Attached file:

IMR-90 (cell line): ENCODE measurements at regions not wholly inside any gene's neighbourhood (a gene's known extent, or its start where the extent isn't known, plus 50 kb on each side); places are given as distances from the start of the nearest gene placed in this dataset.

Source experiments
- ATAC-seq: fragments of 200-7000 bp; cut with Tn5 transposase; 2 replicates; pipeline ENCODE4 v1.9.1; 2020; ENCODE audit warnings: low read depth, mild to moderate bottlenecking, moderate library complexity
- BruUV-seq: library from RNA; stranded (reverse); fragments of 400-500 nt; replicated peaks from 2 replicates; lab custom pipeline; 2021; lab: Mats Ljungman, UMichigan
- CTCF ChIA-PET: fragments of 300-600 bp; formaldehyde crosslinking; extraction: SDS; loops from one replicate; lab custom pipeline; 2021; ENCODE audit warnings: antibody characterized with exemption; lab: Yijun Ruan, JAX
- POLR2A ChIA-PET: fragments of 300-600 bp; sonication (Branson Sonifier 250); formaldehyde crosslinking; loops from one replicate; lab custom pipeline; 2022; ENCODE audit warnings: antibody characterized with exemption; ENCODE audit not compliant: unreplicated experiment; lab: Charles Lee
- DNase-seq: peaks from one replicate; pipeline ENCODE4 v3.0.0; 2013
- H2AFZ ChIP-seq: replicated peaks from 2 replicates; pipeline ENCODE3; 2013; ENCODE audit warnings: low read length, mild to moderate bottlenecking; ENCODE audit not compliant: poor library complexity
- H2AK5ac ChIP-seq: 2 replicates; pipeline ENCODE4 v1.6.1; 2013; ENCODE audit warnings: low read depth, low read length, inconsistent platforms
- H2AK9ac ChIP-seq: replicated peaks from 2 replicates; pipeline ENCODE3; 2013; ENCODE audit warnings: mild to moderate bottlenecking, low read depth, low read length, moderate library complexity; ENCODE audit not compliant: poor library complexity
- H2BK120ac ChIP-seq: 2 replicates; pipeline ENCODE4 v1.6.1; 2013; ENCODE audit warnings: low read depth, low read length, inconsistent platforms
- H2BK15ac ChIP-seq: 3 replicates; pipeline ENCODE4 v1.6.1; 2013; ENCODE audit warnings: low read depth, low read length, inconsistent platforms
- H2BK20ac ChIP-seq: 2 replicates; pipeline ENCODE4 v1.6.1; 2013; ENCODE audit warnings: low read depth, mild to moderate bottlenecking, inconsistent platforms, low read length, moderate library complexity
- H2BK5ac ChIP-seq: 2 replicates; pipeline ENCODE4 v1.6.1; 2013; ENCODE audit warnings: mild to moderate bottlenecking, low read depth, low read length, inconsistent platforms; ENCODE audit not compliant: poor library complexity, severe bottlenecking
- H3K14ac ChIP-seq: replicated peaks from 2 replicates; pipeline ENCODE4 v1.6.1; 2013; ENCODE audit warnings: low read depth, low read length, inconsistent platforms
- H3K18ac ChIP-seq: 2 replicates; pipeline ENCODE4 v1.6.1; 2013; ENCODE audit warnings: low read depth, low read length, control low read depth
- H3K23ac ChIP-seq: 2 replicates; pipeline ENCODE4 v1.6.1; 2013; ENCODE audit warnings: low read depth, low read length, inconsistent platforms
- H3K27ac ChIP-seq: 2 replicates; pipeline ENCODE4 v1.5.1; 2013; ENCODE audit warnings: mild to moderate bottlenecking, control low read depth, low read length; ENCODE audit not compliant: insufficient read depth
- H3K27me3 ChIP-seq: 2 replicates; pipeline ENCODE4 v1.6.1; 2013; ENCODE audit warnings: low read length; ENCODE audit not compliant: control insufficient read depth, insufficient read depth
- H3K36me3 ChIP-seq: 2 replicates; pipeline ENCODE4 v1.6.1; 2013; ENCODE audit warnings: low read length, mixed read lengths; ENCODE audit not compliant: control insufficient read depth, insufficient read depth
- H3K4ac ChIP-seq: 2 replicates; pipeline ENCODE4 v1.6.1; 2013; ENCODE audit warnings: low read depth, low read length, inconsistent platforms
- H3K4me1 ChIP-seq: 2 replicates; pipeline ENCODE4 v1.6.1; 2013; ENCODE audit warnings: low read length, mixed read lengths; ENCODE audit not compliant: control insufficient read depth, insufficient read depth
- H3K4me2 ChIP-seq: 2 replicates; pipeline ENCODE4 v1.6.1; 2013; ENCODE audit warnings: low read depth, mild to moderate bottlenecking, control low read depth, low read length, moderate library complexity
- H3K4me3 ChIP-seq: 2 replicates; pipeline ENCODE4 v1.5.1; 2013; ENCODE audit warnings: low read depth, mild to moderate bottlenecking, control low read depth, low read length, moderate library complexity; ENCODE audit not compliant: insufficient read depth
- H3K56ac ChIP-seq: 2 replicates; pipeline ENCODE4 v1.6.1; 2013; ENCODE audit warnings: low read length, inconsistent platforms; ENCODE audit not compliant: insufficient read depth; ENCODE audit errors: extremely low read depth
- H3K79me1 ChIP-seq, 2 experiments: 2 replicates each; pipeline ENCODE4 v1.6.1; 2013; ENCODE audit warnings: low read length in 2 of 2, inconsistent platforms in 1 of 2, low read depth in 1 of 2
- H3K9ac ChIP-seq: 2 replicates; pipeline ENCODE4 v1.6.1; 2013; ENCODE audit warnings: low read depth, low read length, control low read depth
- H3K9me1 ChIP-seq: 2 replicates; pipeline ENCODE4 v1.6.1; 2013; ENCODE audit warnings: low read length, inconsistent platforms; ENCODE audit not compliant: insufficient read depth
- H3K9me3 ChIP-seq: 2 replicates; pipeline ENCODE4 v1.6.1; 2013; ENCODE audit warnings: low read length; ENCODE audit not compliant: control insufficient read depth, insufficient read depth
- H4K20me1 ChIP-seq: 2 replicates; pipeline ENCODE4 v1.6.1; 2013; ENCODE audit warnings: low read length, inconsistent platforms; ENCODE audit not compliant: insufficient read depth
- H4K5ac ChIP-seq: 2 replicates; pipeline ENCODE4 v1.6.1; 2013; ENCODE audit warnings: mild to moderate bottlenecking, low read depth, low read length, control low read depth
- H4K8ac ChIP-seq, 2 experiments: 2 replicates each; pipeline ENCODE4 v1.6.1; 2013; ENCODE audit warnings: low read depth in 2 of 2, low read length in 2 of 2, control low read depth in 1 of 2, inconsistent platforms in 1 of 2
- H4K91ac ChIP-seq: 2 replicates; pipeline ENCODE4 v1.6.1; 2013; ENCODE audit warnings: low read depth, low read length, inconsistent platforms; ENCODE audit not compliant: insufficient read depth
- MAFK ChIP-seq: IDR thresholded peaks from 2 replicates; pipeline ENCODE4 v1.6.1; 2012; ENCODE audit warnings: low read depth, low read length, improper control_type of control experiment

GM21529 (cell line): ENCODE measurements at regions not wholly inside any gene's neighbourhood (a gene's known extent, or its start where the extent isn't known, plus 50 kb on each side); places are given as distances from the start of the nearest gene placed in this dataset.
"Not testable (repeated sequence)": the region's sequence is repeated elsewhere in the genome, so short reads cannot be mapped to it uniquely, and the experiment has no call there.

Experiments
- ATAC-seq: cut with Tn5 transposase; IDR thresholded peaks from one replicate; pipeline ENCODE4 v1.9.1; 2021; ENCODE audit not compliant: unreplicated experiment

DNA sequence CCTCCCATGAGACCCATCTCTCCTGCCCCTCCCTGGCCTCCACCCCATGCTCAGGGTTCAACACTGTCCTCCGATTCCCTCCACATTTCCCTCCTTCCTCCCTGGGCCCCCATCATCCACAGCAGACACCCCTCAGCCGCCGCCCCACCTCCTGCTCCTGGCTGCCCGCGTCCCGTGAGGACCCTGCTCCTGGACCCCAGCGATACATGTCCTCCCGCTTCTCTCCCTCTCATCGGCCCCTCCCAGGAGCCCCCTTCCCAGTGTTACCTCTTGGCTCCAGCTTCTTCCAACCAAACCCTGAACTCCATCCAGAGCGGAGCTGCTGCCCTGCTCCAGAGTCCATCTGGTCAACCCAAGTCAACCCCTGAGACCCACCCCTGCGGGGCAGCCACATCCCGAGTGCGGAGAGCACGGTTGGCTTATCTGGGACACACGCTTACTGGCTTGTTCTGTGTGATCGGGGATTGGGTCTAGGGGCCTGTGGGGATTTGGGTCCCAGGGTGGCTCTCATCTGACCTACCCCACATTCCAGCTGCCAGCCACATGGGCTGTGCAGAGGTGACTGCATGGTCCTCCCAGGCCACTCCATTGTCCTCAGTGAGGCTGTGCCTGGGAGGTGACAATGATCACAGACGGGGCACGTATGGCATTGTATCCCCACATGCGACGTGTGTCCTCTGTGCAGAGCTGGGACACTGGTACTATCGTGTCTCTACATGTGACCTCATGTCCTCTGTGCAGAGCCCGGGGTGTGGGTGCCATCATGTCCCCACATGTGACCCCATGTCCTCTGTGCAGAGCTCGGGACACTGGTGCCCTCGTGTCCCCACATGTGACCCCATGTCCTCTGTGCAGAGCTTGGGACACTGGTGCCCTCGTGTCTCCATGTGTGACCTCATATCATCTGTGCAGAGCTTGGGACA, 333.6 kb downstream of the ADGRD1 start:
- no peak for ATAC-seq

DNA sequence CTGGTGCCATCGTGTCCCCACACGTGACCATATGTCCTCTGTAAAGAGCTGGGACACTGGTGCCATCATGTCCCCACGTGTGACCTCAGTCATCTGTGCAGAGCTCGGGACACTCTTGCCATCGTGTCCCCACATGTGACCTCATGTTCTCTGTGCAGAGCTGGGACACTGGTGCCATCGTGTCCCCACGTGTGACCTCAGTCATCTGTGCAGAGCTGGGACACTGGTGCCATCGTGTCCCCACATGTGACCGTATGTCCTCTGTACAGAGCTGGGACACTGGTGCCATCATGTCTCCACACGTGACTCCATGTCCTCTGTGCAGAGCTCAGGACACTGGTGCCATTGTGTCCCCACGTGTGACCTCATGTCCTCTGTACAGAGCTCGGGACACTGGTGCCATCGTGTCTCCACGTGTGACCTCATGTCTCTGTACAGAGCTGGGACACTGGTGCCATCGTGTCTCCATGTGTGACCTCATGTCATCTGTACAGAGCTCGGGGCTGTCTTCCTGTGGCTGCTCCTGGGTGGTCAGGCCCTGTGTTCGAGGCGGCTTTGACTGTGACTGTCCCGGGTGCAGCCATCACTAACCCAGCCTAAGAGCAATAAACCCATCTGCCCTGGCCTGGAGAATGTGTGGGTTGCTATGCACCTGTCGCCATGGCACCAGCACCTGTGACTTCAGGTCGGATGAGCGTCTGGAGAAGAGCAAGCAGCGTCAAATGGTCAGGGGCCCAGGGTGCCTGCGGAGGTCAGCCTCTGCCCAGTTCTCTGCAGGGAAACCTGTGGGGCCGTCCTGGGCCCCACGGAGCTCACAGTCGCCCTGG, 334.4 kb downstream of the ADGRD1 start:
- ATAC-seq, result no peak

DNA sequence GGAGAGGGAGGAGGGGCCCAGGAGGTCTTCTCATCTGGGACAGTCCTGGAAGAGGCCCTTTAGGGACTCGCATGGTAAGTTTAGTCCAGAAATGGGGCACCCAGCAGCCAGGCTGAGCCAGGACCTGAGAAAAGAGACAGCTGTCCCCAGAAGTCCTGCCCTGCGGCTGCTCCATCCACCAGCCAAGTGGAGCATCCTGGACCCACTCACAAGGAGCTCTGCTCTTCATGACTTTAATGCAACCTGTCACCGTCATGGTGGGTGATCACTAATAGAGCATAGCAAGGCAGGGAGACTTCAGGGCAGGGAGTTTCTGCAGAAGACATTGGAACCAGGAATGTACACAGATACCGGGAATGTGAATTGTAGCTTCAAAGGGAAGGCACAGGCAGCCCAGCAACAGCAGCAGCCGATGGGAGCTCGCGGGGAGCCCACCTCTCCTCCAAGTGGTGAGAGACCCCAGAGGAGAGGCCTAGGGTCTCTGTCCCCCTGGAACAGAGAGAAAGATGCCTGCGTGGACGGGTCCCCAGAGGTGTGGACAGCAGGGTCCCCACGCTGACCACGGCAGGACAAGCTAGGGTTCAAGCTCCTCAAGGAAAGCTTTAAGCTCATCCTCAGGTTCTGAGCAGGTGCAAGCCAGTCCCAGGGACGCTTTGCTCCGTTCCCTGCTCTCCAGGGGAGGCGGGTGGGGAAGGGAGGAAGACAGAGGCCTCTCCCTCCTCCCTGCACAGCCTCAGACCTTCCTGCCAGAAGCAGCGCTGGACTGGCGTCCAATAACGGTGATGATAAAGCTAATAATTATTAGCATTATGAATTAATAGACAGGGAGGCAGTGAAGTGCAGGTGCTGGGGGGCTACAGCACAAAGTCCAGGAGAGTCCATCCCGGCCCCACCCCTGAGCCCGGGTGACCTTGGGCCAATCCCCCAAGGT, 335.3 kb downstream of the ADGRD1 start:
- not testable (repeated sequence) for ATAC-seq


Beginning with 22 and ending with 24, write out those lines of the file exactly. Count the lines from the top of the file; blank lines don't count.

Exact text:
- H3K4me1 ChIP-seq: 2 replicates; pipeline ENCODE4 v1.6.1; 2013; ENCODE audit warnings: low read length, mixed read lengths; ENCODE audit not compliant: control insufficient read depth, insufficient read depth
- H3K4me2 ChIP-seq: 2 replicates; pipeline ENCODE4 v1.6.1; 2013; ENCODE audit warnings: low read depth, mild to moderate bottlenecking, control low read depth, low read length, moderate library complexity
- H3K4me3 ChIP-seq: 2 replicates; pipeline ENCODE4 v1.5.1; 2013; ENCODE audit warnings: low read depth, mild to moderate bottlenecking, control low read depth, low read length, moderate library complexity; ENCODE audit not compliant: insufficient read depth